Hong Kong Judges Open Immigration Under The Basic Law
February 11, 1999
Hong Kong's highest court has used an immigration case to stand up to Beijing officials -- making broad statements about the independence of Hong Kong's judiciary and about the former British colony's autonomy in general.
A spokesman for the Beijing government called the decision "a mistake and against the Basic Law" -- a reference to the law which was supposed to serve as the legal foundation of Hong Kong when it reverted to Chinese rule on July 1, 1997.
- The immediate case involved four children born in mainland China to parents who are Hong Kong residents -- with the court finding that the children have a right to live in Hong Kong.
- Tens, and perhaps hundreds, of thousands of mainland Chinese have a parent who is a legal Hong Kong resident.
- The ruling opens the way to admission of people to Hong Kong if at least one of their parents is a resident -- even if the children were born before their parents lived in Hong Kong, and even if they are now adults.
- Observers say that the clash has made it evident that there are major differences of opinion about the meaning of "one country, two systems."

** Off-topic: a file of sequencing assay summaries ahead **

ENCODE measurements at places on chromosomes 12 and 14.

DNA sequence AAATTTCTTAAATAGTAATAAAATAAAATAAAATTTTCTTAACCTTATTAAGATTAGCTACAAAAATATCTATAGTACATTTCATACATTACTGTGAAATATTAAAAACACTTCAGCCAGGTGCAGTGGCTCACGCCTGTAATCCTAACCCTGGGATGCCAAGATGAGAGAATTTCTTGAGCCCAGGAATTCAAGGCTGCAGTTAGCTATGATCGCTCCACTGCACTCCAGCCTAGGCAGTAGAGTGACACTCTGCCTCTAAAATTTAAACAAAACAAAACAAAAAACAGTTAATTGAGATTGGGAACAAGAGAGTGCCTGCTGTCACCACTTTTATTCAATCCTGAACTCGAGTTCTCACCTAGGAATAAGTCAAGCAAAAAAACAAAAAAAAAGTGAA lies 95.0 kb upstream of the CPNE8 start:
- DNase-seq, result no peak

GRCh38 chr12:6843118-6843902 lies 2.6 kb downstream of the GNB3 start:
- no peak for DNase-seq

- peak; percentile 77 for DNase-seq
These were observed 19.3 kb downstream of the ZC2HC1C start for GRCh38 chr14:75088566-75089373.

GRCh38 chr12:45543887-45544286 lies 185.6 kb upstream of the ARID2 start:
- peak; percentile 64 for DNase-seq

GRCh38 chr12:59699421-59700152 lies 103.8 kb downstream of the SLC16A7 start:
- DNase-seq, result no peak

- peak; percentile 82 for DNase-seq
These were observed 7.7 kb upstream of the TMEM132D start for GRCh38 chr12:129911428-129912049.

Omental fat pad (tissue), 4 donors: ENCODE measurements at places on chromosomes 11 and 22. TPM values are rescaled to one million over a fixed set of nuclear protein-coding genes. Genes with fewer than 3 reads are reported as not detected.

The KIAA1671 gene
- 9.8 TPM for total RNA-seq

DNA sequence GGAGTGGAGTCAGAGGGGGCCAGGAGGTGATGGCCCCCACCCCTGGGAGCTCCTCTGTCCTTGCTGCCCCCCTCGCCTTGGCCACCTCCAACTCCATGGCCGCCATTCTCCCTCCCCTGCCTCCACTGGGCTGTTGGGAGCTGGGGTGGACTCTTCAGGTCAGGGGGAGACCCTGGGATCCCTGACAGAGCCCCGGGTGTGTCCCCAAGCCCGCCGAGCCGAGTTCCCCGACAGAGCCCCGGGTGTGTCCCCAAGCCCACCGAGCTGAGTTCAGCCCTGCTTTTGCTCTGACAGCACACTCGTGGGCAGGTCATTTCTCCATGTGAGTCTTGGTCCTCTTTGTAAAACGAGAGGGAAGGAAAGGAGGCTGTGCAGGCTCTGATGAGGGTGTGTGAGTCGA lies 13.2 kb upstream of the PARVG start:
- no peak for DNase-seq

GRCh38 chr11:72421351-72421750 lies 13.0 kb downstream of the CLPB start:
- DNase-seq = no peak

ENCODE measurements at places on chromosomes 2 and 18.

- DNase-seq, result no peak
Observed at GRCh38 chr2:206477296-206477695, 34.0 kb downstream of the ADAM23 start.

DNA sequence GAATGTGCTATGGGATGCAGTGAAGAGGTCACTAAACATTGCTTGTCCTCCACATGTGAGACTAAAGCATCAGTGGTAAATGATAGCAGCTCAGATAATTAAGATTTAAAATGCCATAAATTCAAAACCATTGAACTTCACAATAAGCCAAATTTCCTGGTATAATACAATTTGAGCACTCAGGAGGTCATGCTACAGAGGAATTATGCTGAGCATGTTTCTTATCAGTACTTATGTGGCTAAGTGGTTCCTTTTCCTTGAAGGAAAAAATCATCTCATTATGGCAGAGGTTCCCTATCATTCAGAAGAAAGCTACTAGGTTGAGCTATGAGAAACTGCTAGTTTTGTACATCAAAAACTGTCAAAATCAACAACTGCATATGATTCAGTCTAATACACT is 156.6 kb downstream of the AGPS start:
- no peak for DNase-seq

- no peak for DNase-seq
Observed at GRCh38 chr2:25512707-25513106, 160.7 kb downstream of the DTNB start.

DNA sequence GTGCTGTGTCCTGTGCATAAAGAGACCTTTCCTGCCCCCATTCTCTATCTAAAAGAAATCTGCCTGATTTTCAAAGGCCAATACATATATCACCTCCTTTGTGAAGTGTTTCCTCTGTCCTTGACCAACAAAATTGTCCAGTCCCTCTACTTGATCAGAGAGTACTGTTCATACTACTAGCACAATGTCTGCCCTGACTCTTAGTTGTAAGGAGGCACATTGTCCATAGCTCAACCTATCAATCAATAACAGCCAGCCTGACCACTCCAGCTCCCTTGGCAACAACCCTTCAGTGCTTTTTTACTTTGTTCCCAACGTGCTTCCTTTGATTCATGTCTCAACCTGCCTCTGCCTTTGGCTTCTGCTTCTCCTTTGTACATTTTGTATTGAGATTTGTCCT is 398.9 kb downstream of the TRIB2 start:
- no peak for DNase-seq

The justices said that Hong Kong courts have full authority to interpret the Basic Law.
The Chinese warning reportedly set off a round of dire predictions and dread among politicians, scholars and diplomats in Hong Kong -- who have long feared that Beijing would try to force its values on their territory. Thus far, Hong Kong remains a free market and a freewheeling place whose newspapers are quick to pick up hints of mainland scandals.
Source: Elisabeth Rosenthal, "Hong Kong Court Strains Ties With Beijing, Saying It Has Last Word on Local Charter," New York Times, February 11, 1999.
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